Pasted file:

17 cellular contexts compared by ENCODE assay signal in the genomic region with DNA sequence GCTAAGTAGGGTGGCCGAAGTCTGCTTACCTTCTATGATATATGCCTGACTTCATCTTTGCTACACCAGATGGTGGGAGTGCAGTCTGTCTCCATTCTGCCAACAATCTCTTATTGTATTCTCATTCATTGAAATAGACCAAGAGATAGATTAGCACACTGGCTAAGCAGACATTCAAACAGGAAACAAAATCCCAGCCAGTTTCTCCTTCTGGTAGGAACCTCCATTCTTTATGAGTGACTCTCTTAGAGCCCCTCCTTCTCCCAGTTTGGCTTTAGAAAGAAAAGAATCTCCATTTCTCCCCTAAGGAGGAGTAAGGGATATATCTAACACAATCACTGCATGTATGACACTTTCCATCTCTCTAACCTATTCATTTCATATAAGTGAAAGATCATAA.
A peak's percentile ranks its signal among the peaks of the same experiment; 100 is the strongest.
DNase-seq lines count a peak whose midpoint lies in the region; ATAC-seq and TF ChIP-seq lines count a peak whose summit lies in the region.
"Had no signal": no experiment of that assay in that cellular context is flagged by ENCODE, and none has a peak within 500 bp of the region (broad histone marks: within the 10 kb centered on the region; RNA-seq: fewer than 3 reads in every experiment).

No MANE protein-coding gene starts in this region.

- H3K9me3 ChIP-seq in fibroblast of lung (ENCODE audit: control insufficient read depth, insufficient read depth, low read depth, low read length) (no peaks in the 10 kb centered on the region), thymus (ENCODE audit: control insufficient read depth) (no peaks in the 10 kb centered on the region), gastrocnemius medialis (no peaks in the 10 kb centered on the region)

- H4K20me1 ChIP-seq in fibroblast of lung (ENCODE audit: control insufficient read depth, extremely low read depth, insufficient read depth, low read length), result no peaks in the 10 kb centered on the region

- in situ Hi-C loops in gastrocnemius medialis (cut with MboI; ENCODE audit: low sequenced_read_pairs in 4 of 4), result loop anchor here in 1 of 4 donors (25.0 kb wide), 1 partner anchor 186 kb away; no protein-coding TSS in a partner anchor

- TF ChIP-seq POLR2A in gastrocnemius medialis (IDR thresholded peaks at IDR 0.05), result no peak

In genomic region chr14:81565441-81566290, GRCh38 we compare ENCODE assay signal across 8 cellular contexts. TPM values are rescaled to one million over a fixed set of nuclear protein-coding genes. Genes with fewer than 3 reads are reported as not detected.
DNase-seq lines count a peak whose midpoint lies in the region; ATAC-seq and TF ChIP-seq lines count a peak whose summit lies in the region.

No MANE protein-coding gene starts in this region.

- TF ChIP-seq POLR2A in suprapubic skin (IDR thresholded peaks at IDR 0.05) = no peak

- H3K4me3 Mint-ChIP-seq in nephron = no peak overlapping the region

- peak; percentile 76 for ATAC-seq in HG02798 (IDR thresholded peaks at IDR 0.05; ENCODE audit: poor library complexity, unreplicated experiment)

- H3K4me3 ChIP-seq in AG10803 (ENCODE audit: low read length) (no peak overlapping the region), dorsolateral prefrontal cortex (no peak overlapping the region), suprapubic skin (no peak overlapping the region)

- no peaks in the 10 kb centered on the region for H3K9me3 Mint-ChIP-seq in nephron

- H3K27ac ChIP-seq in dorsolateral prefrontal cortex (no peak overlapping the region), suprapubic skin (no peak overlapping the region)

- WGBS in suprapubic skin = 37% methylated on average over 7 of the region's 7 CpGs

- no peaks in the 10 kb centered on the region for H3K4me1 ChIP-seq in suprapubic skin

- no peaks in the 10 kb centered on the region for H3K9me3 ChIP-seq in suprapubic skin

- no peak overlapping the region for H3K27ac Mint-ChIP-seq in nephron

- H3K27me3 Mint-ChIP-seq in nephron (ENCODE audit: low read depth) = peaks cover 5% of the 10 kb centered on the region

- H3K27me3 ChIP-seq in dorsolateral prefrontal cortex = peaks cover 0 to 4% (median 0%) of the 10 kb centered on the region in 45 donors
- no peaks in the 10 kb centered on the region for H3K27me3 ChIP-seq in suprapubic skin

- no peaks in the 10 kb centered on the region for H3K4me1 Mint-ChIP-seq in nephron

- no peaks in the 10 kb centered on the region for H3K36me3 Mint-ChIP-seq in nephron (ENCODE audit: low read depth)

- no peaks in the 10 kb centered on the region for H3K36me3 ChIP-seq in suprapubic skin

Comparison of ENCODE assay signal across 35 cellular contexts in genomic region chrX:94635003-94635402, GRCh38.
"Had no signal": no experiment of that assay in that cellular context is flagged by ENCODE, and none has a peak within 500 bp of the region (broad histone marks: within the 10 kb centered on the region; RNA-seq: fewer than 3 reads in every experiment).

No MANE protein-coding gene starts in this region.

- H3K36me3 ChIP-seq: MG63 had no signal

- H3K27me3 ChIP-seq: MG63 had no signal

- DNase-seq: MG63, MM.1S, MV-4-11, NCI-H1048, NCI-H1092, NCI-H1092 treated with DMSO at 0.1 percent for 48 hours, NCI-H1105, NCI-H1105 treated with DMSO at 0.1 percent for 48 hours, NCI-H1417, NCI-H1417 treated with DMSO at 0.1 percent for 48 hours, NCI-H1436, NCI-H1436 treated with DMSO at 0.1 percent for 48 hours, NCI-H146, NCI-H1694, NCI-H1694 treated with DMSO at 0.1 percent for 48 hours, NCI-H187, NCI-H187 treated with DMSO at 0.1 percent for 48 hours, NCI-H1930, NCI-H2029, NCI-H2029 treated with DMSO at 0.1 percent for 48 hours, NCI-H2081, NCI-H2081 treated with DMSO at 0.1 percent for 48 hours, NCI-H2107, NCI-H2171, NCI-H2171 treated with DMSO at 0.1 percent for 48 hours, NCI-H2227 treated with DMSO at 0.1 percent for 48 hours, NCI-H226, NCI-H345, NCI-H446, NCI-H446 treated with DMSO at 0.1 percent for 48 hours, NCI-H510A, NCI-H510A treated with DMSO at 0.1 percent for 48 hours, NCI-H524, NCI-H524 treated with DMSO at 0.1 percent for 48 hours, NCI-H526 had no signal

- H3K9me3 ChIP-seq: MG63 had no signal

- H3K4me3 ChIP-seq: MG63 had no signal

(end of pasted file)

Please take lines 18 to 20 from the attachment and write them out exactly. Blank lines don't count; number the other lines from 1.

- H3K27ac ChIP-seq in dorsolateral prefrontal cortex (no peak overlapping the region), suprapubic skin (no peak overlapping the region)

- WGBS in suprapubic skin = 37% methylated on average over 7 of the region's 7 CpGs

- no peaks in the 10 kb centered on the region for H3K4me1 ChIP-seq in suprapubic skin